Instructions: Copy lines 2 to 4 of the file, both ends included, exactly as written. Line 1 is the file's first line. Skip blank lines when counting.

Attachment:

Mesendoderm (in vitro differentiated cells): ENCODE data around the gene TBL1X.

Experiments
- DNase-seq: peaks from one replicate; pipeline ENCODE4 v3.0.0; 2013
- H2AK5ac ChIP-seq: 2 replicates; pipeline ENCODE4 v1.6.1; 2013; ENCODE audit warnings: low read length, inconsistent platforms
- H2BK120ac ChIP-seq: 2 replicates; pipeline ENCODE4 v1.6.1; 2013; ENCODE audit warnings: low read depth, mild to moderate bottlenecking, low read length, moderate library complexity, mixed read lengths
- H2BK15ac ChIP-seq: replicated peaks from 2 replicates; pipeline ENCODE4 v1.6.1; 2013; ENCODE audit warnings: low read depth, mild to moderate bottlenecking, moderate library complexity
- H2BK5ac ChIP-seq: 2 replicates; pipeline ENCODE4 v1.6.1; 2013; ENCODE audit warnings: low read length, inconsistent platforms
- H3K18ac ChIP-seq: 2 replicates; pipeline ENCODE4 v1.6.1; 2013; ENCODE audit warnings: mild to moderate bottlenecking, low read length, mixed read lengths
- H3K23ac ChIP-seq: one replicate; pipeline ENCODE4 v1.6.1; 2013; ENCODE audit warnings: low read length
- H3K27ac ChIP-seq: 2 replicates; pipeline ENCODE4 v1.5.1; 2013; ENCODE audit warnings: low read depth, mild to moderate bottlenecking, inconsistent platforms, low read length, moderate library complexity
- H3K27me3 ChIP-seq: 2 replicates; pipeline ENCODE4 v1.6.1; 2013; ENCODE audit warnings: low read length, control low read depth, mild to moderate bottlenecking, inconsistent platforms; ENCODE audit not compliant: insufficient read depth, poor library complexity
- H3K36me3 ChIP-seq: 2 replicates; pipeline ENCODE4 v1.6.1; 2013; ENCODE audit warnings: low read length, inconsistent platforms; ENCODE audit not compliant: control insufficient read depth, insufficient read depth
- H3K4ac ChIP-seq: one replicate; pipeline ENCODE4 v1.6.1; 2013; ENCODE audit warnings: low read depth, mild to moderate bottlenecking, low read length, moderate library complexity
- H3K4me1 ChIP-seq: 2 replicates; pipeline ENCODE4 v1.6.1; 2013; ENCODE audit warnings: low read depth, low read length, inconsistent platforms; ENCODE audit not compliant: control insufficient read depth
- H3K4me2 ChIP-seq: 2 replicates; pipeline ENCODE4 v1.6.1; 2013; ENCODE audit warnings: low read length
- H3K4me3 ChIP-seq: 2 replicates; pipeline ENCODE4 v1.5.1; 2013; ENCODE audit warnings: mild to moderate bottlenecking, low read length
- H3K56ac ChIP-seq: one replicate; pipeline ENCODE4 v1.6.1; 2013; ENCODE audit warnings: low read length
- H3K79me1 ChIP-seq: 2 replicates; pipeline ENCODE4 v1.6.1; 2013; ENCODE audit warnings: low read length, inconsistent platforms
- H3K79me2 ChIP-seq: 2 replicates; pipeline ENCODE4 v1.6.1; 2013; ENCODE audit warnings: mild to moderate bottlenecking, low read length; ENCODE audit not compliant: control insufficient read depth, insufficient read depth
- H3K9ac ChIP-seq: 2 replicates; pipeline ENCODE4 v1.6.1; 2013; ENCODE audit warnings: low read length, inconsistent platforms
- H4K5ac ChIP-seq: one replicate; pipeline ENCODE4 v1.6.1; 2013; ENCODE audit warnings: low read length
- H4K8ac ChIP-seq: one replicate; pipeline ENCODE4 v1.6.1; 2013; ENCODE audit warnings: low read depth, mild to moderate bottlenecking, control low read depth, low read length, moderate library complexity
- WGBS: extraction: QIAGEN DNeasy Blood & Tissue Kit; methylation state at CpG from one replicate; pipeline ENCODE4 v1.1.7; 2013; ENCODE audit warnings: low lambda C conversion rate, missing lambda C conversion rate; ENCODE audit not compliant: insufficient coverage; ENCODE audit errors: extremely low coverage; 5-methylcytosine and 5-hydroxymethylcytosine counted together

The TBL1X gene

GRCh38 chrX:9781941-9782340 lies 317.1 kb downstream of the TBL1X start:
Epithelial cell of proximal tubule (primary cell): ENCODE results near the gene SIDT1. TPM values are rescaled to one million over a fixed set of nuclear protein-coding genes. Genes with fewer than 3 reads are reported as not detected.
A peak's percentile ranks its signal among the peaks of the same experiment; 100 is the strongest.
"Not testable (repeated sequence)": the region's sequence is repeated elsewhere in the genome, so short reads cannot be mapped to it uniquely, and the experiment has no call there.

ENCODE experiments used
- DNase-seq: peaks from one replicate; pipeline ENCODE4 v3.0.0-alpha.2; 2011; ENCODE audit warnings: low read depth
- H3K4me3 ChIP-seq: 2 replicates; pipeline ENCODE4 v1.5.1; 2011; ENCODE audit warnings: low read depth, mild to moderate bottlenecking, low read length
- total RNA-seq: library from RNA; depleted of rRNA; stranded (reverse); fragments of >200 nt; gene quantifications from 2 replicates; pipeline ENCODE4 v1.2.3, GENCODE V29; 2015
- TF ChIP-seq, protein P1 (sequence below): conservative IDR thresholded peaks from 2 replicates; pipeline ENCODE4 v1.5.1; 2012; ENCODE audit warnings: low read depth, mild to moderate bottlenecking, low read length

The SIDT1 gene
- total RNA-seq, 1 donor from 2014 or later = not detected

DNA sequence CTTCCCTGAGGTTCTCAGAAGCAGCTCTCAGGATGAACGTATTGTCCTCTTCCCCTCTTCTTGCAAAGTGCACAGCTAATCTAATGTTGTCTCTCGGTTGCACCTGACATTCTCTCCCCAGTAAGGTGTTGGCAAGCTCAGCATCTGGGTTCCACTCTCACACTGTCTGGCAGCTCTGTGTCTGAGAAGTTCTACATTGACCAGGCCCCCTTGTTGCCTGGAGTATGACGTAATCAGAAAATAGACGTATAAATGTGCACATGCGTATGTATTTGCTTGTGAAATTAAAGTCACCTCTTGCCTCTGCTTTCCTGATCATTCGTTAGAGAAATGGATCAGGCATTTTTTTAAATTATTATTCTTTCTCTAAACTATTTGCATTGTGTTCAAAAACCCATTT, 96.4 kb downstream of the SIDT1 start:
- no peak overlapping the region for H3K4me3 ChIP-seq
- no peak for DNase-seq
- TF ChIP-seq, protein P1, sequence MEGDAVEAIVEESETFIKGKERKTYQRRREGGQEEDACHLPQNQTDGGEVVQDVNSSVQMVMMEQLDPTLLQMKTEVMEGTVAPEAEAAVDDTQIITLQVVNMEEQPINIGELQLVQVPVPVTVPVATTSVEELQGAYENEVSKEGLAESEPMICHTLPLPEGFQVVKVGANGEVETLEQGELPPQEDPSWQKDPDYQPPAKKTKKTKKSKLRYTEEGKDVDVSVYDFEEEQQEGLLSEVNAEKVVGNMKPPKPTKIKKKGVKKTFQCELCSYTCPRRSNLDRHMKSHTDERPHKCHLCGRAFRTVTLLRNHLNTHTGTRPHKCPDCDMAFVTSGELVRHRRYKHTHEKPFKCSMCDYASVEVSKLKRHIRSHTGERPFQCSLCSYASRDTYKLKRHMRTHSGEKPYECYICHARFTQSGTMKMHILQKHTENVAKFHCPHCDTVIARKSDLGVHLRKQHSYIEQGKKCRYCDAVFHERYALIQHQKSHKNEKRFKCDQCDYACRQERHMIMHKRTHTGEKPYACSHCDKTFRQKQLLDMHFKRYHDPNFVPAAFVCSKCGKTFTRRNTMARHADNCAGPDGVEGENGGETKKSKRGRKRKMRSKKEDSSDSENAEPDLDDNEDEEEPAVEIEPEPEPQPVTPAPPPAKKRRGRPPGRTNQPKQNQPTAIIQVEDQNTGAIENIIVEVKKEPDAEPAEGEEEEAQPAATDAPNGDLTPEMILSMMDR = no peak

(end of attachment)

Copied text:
Experiments
- DNase-seq: peaks from one replicate; pipeline ENCODE4 v3.0.0; 2013
- H2AK5ac ChIP-seq: 2 replicates; pipeline ENCODE4 v1.6.1; 2013; ENCODE audit warnings: low read length, inconsistent platforms